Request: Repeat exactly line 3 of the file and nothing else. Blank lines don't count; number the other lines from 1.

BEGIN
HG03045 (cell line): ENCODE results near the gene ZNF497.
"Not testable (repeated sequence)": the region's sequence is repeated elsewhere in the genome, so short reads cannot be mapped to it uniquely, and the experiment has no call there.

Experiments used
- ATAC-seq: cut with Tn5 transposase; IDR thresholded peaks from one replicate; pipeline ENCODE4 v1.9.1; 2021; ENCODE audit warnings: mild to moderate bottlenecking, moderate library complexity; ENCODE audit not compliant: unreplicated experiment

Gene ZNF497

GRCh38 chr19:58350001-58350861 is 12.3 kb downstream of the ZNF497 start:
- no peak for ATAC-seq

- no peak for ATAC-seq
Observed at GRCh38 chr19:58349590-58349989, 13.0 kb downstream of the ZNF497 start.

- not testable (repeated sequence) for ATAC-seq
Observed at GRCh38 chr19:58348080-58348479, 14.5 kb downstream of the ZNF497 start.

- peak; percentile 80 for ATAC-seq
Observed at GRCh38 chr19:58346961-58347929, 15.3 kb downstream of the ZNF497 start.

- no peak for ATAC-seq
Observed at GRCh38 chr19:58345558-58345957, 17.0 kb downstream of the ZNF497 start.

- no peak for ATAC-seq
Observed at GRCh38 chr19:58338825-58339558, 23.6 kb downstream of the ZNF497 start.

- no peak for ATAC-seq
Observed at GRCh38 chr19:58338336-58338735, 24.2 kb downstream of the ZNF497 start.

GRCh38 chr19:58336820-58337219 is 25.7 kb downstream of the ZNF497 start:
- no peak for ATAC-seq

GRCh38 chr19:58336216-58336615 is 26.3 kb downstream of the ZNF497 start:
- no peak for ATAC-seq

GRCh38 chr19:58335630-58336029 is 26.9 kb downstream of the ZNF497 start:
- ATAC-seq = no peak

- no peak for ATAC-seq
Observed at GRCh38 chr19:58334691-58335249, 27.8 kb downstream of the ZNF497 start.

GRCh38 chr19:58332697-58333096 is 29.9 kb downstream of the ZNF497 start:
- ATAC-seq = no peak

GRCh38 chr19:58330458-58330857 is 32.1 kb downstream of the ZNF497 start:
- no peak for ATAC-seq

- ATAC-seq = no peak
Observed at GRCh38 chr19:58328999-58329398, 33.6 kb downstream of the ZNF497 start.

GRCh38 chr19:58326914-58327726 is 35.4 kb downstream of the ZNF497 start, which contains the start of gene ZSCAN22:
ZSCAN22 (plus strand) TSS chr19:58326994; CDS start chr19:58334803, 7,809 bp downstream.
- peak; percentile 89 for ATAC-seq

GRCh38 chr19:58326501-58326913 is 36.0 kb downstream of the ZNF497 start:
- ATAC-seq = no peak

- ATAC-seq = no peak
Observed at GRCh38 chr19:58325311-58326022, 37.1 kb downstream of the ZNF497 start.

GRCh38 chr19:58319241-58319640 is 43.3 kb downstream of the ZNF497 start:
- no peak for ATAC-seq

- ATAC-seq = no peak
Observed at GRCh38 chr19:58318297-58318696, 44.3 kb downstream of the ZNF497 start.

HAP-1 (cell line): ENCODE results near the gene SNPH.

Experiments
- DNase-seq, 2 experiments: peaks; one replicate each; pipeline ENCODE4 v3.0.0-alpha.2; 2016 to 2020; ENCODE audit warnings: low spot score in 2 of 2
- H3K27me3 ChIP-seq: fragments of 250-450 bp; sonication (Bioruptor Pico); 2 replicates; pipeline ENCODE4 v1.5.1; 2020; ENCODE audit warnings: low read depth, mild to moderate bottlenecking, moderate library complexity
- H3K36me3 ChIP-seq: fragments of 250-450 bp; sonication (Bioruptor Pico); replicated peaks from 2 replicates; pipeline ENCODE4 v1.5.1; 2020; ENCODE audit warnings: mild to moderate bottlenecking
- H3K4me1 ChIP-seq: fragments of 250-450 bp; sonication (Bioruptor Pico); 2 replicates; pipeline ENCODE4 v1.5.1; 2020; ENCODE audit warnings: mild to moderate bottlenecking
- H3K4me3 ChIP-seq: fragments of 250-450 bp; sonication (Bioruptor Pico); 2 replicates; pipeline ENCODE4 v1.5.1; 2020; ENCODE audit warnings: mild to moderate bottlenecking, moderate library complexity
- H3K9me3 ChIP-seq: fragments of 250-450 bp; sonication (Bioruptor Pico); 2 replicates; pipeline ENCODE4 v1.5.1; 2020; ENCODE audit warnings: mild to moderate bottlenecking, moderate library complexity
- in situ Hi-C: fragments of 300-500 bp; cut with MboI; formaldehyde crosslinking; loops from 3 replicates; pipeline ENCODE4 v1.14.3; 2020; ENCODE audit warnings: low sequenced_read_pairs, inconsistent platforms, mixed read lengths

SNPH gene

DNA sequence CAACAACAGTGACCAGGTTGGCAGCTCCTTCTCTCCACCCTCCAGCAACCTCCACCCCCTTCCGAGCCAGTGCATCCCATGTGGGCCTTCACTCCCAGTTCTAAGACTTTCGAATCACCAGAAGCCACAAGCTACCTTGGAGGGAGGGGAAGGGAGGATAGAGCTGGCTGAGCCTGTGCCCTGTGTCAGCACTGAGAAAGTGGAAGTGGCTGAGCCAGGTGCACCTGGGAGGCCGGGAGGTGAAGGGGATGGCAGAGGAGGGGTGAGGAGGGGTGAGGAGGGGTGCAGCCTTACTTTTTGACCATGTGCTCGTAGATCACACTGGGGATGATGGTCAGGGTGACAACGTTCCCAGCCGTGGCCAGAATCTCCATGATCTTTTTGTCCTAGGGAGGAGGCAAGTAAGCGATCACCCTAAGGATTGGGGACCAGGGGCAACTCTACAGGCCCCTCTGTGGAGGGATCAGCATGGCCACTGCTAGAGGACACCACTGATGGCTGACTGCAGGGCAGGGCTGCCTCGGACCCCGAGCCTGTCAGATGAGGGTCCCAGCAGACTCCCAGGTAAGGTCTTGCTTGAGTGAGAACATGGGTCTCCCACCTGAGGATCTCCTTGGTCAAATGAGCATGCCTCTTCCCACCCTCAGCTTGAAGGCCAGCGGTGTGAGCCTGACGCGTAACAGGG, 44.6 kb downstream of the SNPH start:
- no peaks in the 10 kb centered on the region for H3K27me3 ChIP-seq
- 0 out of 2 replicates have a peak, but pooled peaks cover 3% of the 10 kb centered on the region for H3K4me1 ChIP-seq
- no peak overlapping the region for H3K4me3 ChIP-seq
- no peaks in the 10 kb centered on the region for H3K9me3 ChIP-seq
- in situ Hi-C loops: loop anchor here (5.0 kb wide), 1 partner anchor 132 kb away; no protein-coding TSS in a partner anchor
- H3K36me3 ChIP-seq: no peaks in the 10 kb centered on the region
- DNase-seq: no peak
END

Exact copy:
Experiments used